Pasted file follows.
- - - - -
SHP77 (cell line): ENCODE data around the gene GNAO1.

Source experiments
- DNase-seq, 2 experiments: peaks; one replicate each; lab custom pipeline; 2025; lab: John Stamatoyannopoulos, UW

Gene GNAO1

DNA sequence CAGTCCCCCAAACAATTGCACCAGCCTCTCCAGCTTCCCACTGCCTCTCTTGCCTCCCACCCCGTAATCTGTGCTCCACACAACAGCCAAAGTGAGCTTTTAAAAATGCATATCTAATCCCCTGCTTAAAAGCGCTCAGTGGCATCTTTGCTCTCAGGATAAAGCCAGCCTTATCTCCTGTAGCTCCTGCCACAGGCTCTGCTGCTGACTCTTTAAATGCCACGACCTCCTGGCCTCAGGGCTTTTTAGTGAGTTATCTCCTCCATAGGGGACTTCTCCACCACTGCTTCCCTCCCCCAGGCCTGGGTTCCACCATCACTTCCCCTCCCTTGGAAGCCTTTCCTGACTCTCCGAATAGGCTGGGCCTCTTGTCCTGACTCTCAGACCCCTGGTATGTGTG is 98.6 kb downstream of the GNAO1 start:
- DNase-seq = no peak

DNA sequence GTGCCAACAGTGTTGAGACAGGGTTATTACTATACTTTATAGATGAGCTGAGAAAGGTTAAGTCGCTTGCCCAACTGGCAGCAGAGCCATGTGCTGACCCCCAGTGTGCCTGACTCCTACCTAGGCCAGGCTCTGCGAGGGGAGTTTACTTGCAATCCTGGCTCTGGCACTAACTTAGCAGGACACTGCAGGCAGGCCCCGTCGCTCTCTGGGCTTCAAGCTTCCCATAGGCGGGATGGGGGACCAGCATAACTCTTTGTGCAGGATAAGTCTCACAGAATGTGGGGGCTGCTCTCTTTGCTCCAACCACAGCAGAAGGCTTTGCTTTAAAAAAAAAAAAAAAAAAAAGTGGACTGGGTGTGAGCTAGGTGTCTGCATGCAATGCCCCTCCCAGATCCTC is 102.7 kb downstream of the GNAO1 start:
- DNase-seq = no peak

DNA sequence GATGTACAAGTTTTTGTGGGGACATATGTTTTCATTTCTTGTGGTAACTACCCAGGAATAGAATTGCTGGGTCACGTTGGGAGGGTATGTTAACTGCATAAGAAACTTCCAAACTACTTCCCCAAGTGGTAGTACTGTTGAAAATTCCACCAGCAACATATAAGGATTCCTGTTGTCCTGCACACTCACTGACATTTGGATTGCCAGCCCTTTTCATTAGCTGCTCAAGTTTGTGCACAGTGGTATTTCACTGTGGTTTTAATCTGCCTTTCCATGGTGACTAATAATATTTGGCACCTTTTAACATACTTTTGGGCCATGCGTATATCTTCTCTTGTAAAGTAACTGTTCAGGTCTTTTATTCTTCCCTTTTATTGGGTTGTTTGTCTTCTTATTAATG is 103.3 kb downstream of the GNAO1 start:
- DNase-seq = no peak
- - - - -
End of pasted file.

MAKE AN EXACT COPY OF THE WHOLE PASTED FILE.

SHP77 (cell line): ENCODE data around the gene GNAO1.

Source experiments
- DNase-seq, 2 experiments: peaks; one replicate each; lab custom pipeline; 2025; lab: John Stamatoyannopoulos, UW

Gene GNAO1

DNA sequence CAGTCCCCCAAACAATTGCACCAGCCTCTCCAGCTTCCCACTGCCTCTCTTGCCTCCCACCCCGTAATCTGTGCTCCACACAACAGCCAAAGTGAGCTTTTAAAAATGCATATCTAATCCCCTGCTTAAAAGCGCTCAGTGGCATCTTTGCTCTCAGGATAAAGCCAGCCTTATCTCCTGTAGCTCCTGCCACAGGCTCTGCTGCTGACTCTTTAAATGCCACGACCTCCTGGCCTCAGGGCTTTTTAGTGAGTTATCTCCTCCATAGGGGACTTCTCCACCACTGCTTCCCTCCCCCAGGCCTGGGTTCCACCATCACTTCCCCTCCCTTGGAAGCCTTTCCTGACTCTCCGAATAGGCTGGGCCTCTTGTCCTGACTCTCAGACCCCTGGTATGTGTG is 98.6 kb downstream of the GNAO1 start:
- DNase-seq = no peak

DNA sequence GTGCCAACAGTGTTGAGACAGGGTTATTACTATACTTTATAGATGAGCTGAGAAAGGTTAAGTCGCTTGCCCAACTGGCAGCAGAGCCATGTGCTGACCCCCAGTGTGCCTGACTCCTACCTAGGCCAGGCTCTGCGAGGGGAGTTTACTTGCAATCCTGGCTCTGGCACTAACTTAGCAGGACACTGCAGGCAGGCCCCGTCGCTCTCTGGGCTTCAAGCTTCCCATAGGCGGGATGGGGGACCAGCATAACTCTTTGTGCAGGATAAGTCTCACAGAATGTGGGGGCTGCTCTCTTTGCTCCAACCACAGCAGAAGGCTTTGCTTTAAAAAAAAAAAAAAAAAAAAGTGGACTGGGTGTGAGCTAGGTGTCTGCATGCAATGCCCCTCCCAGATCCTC is 102.7 kb downstream of the GNAO1 start:
- DNase-seq = no peak

DNA sequence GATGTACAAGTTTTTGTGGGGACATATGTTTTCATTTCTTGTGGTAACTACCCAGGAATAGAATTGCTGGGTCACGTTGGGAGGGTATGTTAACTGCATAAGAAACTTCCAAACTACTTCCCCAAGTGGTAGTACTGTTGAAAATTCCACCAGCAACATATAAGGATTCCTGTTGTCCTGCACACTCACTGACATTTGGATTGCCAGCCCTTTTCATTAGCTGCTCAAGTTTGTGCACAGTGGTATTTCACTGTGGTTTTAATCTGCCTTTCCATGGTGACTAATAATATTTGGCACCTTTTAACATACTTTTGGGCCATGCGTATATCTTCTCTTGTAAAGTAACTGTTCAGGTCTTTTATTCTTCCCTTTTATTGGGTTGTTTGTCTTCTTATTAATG is 103.3 kb downstream of the GNAO1 start:
- DNase-seq = no peak